History of Buddhism

Although the exact date of the birth Siddhartha Gautama - the Buddha-to-be - is the subject of some disagreement, it is put somewhere between 624 and 563 BC. Dates in Thailand, which numbers the years since the Buddha's death, are based on the earlier birth date of 624, so I've used that for any dates given here. Siddhartha was born of royal parents in the city of Lumbini (also spelled Lumphini) in what is now Nepal. His father kept the young prince in the palace for nearly 30 years, providing him with every diversion a prince could want, including a beautiful wife who bears him a son.

At the age of 29, the prince leaves the secluded confines of his home for the first time. This is when he sees the "four sights" which set him on the path to enlighenment. The first three sights were an old man, an ill man and a dead man. These shocked the young man, who had yet to encounter such sights in his life. The fourth sight was a holy man, who inspired Siddhartha to give up his wealth and lead the life of an ascetic. But he soons finds this path unfulfilling, and becomes a religious teacher.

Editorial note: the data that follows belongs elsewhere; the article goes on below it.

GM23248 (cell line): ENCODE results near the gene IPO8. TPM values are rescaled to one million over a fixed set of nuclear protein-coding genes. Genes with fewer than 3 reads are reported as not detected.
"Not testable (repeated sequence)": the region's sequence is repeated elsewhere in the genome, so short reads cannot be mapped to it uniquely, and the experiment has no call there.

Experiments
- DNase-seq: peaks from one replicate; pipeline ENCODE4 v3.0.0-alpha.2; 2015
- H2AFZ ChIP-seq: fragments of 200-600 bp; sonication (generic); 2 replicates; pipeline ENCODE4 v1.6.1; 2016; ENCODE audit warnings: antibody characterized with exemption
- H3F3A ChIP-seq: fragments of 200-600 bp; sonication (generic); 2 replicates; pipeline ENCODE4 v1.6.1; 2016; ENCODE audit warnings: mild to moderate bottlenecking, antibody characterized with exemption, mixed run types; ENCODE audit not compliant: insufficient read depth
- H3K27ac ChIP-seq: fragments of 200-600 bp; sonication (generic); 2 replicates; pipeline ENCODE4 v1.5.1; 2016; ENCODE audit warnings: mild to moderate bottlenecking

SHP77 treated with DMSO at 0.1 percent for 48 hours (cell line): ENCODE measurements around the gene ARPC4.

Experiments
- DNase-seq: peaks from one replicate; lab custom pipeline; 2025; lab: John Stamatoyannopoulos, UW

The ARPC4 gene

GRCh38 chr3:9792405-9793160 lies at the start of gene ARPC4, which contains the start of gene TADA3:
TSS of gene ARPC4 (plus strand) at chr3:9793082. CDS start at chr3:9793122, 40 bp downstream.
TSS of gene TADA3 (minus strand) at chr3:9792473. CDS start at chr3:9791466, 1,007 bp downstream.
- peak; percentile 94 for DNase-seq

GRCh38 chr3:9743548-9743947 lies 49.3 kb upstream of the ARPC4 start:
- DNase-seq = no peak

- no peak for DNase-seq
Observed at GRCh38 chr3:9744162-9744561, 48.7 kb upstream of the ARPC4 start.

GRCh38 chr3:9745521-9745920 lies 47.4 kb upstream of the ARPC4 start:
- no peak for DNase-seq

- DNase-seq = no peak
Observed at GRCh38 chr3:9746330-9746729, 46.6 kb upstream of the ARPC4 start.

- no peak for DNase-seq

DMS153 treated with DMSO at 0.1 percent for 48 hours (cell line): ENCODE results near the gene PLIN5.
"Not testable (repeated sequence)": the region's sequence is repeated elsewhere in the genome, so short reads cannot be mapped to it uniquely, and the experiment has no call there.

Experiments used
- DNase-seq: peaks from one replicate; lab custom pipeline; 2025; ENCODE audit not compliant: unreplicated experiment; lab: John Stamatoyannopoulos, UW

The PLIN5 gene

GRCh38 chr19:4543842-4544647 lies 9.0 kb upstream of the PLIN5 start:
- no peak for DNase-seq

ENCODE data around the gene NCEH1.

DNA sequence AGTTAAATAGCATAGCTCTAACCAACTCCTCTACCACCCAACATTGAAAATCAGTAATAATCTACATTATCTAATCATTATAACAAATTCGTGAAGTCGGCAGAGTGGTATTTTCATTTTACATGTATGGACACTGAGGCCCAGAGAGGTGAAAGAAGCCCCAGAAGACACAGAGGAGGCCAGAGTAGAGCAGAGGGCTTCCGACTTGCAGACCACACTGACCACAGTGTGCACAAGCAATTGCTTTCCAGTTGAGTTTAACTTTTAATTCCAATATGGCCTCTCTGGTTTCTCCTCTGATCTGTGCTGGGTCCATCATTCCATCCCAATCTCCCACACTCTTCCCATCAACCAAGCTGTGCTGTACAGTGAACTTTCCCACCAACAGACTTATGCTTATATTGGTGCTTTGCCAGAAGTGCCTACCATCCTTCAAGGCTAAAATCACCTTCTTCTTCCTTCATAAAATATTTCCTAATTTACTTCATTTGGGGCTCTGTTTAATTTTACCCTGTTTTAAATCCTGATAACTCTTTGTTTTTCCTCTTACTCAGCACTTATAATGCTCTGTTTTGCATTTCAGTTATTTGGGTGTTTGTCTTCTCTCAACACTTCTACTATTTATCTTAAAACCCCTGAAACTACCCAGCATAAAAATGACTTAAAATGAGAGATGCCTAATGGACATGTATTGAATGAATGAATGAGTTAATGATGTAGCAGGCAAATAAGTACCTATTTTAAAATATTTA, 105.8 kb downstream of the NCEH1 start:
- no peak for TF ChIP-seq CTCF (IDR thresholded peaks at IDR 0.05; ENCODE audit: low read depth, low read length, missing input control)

About six years after leaving the palace, Siddhartha attains enlightenment in Bodghaya. The new Buddha then travels to a deer park near Sarnath, where he begins teaching the Dharma ("truth"). It's at this time that two merchant brothers offered the Buddha his first meal as the enlightened one. In return, he gave the men eight of his hairs, which they bought back to their homeland, where they enshrined them in the Shwedagon Pagoda, in what is now Yangon.

In 543, at the age of around 80, the Buddha dies. Three months after his death, the first Buddhist Council was convened to codify the Buddhist canon, particularly where the rules of monkhood were concerned.

Roughly 100 years later, the second Buddhist Council was held to once again confirm the 10 basic rules governing monastic life.

About 130 years later, Ashoka the Great convened the third and last Buddhist council. This council once again refuted the views of some sects whose practices were seen as heretical, and also resulted in the issuing of several edicts, which the emperor had inscribed on stone pillars throughout his kingdom, which covered must of present-day India, Nepal and Pakistan. Ashoka is perhaps the person most responsible for the spread of Buddhism throughout Asia.